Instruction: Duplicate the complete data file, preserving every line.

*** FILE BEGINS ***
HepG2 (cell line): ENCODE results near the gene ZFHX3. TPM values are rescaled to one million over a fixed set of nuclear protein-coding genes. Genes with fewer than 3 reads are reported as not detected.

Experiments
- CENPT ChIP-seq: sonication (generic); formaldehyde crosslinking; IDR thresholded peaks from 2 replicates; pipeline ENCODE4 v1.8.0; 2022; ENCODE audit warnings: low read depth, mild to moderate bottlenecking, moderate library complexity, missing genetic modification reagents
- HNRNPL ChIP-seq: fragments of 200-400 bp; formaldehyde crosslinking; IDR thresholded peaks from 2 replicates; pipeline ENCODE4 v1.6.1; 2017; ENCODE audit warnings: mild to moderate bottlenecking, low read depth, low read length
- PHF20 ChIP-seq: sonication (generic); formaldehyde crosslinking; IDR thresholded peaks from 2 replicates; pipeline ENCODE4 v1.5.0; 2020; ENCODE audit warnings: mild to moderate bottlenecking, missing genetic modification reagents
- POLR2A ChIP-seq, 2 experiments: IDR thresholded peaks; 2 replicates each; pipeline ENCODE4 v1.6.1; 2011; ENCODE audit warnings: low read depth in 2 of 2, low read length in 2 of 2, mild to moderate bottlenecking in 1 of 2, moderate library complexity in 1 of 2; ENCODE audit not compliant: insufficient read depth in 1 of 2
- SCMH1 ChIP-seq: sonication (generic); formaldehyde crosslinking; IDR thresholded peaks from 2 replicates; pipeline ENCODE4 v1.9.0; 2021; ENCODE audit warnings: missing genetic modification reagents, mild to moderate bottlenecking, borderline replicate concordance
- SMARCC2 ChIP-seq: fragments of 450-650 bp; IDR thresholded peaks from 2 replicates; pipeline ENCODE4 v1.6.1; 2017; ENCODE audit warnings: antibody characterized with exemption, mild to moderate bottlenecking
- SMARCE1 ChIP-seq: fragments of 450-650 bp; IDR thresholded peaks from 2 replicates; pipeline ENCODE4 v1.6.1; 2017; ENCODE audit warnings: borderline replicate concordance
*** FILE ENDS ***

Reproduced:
HepG2 (cell line): ENCODE results near the gene ZFHX3. TPM values are rescaled to one million over a fixed set of nuclear protein-coding genes. Genes with fewer than 3 reads are reported as not detected.

Experiments
- CENPT ChIP-seq: sonication (generic); formaldehyde crosslinking; IDR thresholded peaks from 2 replicates; pipeline ENCODE4 v1.8.0; 2022; ENCODE audit warnings: low read depth, mild to moderate bottlenecking, moderate library complexity, missing genetic modification reagents
- HNRNPL ChIP-seq: fragments of 200-400 bp; formaldehyde crosslinking; IDR thresholded peaks from 2 replicates; pipeline ENCODE4 v1.6.1; 2017; ENCODE audit warnings: mild to moderate bottlenecking, low read depth, low read length
- PHF20 ChIP-seq: sonication (generic); formaldehyde crosslinking; IDR thresholded peaks from 2 replicates; pipeline ENCODE4 v1.5.0; 2020; ENCODE audit warnings: mild to moderate bottlenecking, missing genetic modification reagents
- POLR2A ChIP-seq, 2 experiments: IDR thresholded peaks; 2 replicates each; pipeline ENCODE4 v1.6.1; 2011; ENCODE audit warnings: low read depth in 2 of 2, low read length in 2 of 2, mild to moderate bottlenecking in 1 of 2, moderate library complexity in 1 of 2; ENCODE audit not compliant: insufficient read depth in 1 of 2
- SCMH1 ChIP-seq: sonication (generic); formaldehyde crosslinking; IDR thresholded peaks from 2 replicates; pipeline ENCODE4 v1.9.0; 2021; ENCODE audit warnings: missing genetic modification reagents, mild to moderate bottlenecking, borderline replicate concordance
- SMARCC2 ChIP-seq: fragments of 450-650 bp; IDR thresholded peaks from 2 replicates; pipeline ENCODE4 v1.6.1; 2017; ENCODE audit warnings: antibody characterized with exemption, mild to moderate bottlenecking
- SMARCE1 ChIP-seq: fragments of 450-650 bp; IDR thresholded peaks from 2 replicates; pipeline ENCODE4 v1.6.1; 2017; ENCODE audit warnings: borderline replicate concordance